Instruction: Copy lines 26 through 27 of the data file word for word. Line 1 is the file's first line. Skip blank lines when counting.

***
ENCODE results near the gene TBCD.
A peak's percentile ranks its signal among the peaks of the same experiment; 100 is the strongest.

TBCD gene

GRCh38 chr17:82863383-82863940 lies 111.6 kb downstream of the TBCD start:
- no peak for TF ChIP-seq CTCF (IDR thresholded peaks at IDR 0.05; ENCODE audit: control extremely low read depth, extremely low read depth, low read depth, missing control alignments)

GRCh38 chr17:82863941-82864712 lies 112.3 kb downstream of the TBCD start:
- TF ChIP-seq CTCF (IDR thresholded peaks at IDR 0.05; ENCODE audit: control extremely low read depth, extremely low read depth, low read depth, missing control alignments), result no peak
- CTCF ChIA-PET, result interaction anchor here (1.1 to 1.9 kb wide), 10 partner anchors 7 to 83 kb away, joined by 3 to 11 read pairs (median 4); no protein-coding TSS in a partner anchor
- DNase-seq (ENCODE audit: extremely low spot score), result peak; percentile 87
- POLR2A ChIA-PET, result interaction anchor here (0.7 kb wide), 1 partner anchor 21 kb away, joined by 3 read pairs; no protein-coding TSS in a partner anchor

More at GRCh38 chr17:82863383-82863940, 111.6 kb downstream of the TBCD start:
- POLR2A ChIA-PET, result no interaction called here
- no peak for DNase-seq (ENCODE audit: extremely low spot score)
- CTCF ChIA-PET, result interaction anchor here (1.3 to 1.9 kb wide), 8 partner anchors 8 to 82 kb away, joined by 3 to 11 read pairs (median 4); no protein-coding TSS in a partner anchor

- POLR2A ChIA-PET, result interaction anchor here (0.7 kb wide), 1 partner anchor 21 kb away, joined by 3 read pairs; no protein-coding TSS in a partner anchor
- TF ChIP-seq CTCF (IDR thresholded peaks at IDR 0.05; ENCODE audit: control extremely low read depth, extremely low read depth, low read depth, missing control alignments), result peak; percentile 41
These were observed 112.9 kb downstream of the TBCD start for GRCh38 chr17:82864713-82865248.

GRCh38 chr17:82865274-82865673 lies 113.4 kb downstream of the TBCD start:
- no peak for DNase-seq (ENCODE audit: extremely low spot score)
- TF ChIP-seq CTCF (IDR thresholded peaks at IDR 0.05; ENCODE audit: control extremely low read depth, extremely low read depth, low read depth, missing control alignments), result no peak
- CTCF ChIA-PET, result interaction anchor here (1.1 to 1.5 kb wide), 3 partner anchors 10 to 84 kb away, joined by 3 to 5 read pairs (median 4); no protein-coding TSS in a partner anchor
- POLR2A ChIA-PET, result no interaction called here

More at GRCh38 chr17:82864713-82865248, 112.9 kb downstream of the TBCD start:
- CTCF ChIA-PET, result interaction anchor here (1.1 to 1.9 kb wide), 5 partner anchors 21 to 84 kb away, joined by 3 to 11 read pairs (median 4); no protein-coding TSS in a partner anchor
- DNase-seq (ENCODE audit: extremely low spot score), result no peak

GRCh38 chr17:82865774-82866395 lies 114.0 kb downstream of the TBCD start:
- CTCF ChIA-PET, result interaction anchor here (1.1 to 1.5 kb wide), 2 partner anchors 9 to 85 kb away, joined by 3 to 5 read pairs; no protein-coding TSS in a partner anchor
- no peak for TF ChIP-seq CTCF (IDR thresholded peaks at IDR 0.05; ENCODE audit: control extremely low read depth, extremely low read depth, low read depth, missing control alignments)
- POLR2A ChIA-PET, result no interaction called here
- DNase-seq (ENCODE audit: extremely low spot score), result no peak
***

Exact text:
GRCh38 chr17:82865774-82866395 lies 114.0 kb downstream of the TBCD start:
- CTCF ChIA-PET, result interaction anchor here (1.1 to 1.5 kb wide), 2 partner anchors 9 to 85 kb away, joined by 3 to 5 read pairs; no protein-coding TSS in a partner anchor